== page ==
This is one of my favorite books of all time. I re-read it as often as I can without having it feel stale. It takes place "now"-ish (I think there's a specific year, but it could be "now"), and in a world that you begin to believe might be ours. It's a lot like ours, but with forces at work that most people won't or can't perceive.

I cannot do this book justice. Just go get it and read it and love it.

Possible spoilers below, do not read further if you don't like spoilers!
(I'll try not to give muc
May 17, 2011 Patrick rated it did not like it
Several people of good judgment have told me to read Tim Powers, and after reading this I understand the regard that Mr. Powers has earned among fellow writers, but of all the books to which he's put his name, I suspect this was the wrong one to use as a calling card.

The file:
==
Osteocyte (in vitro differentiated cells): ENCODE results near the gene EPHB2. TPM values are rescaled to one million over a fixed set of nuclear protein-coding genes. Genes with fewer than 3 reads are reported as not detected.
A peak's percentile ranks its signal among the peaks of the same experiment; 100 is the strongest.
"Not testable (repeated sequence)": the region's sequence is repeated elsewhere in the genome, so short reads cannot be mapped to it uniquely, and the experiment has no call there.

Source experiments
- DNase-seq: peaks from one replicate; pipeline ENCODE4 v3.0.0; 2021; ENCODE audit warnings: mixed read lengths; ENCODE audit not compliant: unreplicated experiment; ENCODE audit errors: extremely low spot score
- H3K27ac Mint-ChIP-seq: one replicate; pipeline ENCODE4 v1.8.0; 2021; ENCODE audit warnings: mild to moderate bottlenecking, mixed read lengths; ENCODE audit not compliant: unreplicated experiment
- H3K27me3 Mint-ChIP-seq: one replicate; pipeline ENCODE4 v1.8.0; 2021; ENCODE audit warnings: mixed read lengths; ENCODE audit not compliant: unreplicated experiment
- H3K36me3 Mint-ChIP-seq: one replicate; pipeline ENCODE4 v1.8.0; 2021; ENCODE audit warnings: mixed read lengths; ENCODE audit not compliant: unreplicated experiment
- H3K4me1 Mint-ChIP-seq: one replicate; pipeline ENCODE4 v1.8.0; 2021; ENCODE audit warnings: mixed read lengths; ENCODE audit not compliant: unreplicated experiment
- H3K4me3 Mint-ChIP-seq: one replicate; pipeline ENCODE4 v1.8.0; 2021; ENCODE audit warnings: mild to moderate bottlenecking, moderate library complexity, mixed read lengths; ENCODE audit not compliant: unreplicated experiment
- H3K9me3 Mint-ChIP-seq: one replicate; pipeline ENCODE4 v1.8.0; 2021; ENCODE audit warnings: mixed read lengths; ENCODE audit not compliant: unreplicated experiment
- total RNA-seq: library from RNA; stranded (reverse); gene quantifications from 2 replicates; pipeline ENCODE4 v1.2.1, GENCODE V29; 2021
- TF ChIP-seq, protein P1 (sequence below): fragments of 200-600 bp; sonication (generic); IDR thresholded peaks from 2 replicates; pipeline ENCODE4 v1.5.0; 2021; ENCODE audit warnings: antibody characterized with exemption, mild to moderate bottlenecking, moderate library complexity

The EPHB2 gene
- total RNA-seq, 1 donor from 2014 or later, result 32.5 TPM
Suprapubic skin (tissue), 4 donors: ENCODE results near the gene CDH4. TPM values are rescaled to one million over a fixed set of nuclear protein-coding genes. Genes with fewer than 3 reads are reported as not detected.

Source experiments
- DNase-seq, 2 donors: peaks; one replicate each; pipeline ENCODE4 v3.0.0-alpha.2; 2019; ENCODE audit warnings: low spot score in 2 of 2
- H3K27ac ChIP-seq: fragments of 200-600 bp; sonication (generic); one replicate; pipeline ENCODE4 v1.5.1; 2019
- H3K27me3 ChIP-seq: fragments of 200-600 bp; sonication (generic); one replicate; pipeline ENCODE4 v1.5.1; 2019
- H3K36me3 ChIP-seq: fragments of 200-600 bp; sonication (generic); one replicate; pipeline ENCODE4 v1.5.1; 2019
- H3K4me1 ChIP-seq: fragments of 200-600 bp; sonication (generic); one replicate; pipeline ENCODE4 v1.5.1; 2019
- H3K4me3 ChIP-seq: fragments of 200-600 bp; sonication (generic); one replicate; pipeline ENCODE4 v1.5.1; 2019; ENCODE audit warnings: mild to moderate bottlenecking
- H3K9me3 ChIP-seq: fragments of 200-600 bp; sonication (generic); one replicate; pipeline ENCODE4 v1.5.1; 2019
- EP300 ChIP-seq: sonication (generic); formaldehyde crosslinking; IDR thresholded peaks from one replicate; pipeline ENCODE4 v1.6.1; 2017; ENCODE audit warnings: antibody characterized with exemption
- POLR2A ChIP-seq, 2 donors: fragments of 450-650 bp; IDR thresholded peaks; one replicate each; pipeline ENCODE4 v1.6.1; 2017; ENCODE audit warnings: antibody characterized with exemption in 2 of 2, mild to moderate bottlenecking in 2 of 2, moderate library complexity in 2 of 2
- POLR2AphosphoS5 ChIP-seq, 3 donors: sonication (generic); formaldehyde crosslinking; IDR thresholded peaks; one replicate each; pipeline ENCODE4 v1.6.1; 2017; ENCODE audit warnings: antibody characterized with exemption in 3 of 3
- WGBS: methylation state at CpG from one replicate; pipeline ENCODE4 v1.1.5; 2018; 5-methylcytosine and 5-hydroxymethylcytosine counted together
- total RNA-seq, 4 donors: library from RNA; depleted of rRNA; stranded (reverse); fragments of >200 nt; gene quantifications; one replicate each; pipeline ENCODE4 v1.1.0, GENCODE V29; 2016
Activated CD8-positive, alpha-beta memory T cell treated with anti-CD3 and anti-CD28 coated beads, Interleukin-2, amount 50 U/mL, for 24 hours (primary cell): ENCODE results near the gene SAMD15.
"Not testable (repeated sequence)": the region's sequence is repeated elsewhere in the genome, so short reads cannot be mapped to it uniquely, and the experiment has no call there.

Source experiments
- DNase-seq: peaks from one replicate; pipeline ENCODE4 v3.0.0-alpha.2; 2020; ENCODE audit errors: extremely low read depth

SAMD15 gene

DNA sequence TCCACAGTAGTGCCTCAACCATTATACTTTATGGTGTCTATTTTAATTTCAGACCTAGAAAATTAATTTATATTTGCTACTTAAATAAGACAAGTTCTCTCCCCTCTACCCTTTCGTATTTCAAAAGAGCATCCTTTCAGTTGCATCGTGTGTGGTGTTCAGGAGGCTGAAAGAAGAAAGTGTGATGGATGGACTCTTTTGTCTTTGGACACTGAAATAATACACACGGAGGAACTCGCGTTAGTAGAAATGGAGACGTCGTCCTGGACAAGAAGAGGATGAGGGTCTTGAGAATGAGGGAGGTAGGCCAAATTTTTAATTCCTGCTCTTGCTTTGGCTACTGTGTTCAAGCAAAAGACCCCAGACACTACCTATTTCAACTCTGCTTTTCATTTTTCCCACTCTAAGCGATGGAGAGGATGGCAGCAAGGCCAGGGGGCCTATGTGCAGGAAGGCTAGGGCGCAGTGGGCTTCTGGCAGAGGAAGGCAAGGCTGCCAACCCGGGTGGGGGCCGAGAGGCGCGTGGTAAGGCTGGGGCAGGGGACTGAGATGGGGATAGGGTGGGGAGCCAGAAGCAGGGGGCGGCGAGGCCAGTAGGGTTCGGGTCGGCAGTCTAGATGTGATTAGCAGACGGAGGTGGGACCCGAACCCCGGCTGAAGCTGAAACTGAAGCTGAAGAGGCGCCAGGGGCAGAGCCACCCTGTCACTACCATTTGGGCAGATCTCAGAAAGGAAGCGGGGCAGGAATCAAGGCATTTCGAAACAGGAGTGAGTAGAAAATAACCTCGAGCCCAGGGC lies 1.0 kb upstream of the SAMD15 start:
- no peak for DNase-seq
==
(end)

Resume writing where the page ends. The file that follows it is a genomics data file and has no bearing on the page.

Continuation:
His dark tale of a card game gone wrong and a cross-country race against time with nebulously-defined redemption on the line left me cold. Cards are trying to make themselves whole, or demigods are trying to make themselves whole,
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Timothy Thomas Powers is an American science fiction and fantasy author. Powers has won the World Fantasy Award twice for his critically acclaimed novels Last Call and Declare.

Most of Powers's novels are "secret histories": he uses actual, documented historical events featuring famous people, but shows another view of them in which occult or supernatural factors heavily influence the motivations a
More about Tim Powers...

Other Books in the Series

Fault Lines (3 books)
  • Expiration Date (Fault Lines, #2)
  • Earthquake Weather (Fault Lines, #3)